Spare a thought for the country’s gymnasts wanting to compete in the Asian Games in the Indonesian capital, Jakarta. They could be a confused lot, given the continuing and unseemly tug-of-war between the Gymnastics Federation of India (GFI) and the Indian Olympic Association (IOA).
The GFI, emboldened by the recognition of the International Gymnastics Federation (FIG) and the support it got from the international body ahead of the Commonwealth Games this year, has announced open trials to select the Asian Games team. The IOA, on the contrary, is awaiting an empowering letter from the Ministry of Youth Affairs and Sports to conduct the selection process.
The Ministry’s field arm, the Sports Authority of India, is conducting a camp for 30 probables in the Indira Gandhi Indoor Stadium in New Delhi. It is not immediately clear who selected the 15 men and 15 women for the preparatory camp but a cursory look at the list will suffice to reveal that the country’s leading gymnasts are part of the camp.
Unmindful of the fact that the country’s 30 best gymnasts are in a camp in New Delhi, the GFI announced open trials at the Balewadi Sports Complex in Pune on 24 June to select the National team for the ensuing Asian Games in Indonesia. Significantly, 24 June is the last date for the camp in Delhi.
Curiously, GFI has sought a registration fee of Rs 1000 from each participant in the trials. The GFI will allow a gymnast, with a specific injury, illness or unusual circumstance, which prohibits the gymnast from participating in the selection trials, to make a representation to GFI for consideration for Asian Games selection. Such a representation has to be made with the fee.
It is quite possible that each of the 30 gymnasts in the National camp will make such an ‘unusual circumstance’ representation, forcing the selection committee to consider them for inclusion in the team for the Asian Games. That will leave the dozens of hopefuls who will spend a small fortune in reaching Pune with just the experience of participating in the trials.
Meanwhile, the Indian Olympic Association Secretary General Rajeev Mehta indicated at a media conference on Saturday that IOA is awaiting a letter from the Ministry requesting it to select the gymnastics team (and the archery, golf and taekwondo squads) since its NSF is not recognised by the Ministry. “The Ministry refused to permission to send these teams,” he was quoted as saying.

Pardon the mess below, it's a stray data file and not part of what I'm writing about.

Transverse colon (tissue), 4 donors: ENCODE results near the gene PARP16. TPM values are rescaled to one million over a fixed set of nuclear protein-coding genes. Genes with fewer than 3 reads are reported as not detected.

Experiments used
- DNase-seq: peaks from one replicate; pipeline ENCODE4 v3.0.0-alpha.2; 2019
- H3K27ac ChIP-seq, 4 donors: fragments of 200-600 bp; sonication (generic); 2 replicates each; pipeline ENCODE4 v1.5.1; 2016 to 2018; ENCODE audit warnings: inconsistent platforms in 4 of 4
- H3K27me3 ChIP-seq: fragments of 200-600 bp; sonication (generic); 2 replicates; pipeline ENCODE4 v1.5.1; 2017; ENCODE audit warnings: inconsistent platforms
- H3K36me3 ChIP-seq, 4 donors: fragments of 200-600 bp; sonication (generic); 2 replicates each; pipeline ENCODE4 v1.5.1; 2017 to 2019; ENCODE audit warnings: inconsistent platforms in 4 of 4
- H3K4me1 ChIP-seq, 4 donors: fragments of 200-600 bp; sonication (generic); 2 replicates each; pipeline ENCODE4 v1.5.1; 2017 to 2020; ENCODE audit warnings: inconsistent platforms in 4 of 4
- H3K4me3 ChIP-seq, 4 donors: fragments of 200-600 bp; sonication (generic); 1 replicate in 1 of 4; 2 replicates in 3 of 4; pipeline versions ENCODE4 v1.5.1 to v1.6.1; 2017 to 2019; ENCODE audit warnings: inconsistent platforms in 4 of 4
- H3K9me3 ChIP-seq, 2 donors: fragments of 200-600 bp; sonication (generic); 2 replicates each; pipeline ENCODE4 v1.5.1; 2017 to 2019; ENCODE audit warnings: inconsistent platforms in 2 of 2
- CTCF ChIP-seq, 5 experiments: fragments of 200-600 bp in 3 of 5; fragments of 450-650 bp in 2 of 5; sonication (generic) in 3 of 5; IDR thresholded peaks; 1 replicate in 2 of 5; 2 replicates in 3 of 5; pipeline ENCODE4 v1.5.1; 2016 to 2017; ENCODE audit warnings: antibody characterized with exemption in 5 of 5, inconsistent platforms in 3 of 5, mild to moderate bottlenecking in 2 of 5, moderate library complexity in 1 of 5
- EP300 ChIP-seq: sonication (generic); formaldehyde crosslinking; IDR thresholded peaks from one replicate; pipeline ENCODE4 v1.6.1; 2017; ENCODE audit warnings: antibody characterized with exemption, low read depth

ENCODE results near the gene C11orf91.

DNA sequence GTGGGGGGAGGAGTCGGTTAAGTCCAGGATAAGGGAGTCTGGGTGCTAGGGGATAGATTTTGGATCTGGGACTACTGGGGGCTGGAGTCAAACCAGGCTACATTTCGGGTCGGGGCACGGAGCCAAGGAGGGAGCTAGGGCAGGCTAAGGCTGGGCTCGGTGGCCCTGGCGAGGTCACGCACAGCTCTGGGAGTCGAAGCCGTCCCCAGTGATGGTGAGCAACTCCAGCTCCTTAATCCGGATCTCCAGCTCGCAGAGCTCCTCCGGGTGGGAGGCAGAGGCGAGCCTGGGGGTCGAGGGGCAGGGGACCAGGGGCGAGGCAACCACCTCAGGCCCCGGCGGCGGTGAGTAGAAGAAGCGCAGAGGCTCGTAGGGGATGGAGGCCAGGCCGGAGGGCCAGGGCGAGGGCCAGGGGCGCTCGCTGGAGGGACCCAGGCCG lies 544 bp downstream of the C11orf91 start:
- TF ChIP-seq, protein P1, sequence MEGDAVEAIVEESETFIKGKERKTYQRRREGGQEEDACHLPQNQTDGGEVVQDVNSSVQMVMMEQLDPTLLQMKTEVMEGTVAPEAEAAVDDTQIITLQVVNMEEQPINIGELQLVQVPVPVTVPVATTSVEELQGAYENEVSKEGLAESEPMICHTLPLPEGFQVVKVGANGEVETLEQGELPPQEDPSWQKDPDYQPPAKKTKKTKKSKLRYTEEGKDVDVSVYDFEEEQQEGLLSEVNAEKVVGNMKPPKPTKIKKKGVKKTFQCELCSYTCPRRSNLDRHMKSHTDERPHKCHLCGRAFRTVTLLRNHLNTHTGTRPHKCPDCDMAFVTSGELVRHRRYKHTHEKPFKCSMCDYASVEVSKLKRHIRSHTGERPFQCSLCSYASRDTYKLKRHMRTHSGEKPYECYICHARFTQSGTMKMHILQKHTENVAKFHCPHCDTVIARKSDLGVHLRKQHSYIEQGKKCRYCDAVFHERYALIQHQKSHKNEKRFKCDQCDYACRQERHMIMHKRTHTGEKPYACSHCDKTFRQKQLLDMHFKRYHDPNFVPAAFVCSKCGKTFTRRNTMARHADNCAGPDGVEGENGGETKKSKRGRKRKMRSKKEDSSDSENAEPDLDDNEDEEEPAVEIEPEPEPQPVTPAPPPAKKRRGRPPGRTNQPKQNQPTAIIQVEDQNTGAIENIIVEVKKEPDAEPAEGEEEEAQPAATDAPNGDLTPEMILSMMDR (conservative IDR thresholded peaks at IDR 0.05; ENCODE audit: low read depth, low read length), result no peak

The National Olympic Committee has often cited autonomy, dictated by the Olympic Charter, each time the Ministry of Youth Affairs and Sports has presented its view on the administration of IOA and the National Sports Federations. It is curious, therefore, that Mehta has suggested that IOA will act on the direction of the Ministry and form ad-hoc committees to select the team.
It seems that Mehta has forgotten that the Gymnastics Federation of India got the International Gymnastics Federation to stop a bid by IOA to select the team for the Commonwealth Games. The parties have has had ample time to resolve the dispute but appear to have made little effort in ensuring that the gymnasts do not suffer because of the prevailing confusion.
Such a conundrum could easily have been avoided if GFI, IOA and Ministry of Youth Affairs and Sports had sat down to find a resolution to the vexed issue. It is not as if they have had only the last three months to get down to bringing things on track. Each of these entities has spent nearly two years in perpetrating status quo.
The genesis of the trouble dates back to the last GFI elections held in New Delhi on 12 August 2015. Justice (retd) PK Bhasin was appointed by the Delhi High Court to act as the Returning Officer. IOA had deputed Haryana Athletics Association’s HS Bhadu as its observer while the Ministry sent RK Saxena as its observer.
The elections were not without drama as the Returning Officer rejected the nomination of 13 candidates for having submitted incomplete forms. His rejection was notified on 6 August. A full five days later, the Delhi High Court rejected an application to over-rule the Returning Officer’s decision and did not permit the 13 to contest the elections to be held the next day.
On 29 September 2015, the Gymnastics Federation of India sought Delhi High Court intervention to secure recognition from IOA and the Ministry. As per the Delhi High Court order, the IOA counsel has told the Court that IOA had deputed an observer and the elected body had already been recognised. Clearly, that has not happened.
It is a pity that despite being told by the Punjab and Haryana High Court in August 2016 to resolve the crisis in the Gymnastics Federation of India within three weeks, the Indian Olympic Association Secretary-General has not ensured that the task is complete. What’s more, the GFI withdrew a petition it had filed against Rajeev Mehta on 22 February this year.
If the Indian Olympic Association can engage in talks with the International Ski Federation (FIS) and secure FIS approval for its plan for interim governance of the Winter Games Federation of India, there is no reason why IOA cannot accept the International Gymnastics Federation (FIG) assertion that it recognises the GFI under the leadership of Sudhakar Shetty and Ranjeet Vasava.
The sooner this is done, the better it will be for the gymnasts. At least they will not be taken for a ride and live in false hope that by travelling to Pune and paying to compete in the open trials being held by the Gymnastics Federation of India, they stand the chance of being selected for the Indian team heading to the Asian Games.
Updated Date: Jun 03, 2018 14:14 PM